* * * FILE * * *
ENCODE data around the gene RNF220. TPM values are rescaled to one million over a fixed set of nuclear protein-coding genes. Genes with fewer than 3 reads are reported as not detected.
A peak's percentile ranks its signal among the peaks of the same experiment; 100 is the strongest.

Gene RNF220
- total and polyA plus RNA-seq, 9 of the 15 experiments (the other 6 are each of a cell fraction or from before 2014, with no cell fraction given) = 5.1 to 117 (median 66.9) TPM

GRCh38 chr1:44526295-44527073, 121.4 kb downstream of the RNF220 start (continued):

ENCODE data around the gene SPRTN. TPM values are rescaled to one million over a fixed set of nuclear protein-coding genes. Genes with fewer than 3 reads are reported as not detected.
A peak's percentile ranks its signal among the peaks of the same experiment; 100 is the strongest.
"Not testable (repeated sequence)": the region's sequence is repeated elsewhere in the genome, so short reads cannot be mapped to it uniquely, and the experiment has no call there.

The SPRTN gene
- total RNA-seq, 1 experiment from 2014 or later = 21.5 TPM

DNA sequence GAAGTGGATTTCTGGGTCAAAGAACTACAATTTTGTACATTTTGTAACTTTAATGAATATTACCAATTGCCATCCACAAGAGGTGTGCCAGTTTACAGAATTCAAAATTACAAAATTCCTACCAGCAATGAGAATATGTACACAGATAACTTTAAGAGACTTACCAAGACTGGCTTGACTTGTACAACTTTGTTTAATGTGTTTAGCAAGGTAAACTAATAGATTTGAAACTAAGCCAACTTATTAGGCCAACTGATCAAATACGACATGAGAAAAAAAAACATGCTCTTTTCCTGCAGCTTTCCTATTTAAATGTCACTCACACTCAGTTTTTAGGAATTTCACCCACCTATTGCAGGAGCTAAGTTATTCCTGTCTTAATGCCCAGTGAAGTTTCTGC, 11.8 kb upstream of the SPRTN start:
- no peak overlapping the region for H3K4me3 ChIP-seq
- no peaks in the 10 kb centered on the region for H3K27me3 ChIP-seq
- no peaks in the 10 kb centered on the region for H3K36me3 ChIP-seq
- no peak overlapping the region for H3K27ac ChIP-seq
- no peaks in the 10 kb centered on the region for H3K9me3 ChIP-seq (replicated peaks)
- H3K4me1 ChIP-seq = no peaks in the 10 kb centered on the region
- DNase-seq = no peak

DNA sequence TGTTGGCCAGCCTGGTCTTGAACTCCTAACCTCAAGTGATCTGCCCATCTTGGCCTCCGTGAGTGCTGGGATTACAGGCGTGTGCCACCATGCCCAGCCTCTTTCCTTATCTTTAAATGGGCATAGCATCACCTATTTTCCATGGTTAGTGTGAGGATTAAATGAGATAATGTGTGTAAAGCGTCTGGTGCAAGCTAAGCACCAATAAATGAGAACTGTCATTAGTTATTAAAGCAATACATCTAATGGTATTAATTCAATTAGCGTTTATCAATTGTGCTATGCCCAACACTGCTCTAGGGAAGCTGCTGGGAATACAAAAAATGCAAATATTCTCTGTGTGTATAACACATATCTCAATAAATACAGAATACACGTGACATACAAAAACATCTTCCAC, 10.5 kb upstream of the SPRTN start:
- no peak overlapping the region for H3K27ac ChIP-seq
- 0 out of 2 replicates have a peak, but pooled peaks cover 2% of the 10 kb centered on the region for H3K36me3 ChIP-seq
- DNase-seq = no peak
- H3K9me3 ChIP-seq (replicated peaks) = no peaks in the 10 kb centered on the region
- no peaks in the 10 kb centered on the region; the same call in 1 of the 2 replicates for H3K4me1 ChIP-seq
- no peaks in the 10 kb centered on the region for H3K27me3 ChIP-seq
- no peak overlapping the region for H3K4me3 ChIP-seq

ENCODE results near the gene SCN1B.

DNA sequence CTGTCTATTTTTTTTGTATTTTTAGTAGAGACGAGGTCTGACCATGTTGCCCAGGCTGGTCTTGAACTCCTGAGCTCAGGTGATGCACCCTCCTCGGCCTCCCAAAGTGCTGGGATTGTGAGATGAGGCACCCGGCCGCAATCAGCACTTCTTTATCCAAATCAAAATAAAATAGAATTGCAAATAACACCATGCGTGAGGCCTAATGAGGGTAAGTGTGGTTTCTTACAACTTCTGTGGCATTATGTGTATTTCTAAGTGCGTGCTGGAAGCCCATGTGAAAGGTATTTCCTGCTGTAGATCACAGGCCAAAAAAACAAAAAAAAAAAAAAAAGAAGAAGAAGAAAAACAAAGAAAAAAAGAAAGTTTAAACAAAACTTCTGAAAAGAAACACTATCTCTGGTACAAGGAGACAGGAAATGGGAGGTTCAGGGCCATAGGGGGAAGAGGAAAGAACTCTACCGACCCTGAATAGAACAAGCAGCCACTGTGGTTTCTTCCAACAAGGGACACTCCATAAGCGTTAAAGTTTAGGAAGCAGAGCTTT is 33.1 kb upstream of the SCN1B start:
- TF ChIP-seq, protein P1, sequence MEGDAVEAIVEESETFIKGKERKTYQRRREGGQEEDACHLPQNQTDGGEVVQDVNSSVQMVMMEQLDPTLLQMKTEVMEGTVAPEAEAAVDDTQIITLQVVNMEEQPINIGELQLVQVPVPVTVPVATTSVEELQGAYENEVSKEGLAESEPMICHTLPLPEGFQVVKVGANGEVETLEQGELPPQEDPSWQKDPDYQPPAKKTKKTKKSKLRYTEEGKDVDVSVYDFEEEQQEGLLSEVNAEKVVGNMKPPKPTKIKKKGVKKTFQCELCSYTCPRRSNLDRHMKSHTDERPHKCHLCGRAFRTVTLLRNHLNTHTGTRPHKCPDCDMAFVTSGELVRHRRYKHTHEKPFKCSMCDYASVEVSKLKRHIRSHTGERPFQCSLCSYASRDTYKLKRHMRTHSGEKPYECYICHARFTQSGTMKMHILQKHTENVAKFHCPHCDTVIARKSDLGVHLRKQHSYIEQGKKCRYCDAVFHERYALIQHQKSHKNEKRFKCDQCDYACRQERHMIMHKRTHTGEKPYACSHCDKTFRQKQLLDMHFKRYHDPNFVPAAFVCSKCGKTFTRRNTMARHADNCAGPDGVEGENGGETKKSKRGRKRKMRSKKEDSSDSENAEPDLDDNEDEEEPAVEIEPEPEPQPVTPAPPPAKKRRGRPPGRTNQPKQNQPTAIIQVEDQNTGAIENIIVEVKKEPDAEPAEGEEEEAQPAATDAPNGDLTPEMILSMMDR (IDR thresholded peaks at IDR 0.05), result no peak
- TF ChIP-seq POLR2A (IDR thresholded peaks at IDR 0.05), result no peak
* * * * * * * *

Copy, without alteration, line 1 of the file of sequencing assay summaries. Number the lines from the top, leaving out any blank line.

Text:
ENCODE data around the gene RNF220. TPM values are rescaled to one million over a fixed set of nuclear protein-coding genes. Genes with fewer than 3 reads are reported as not detected.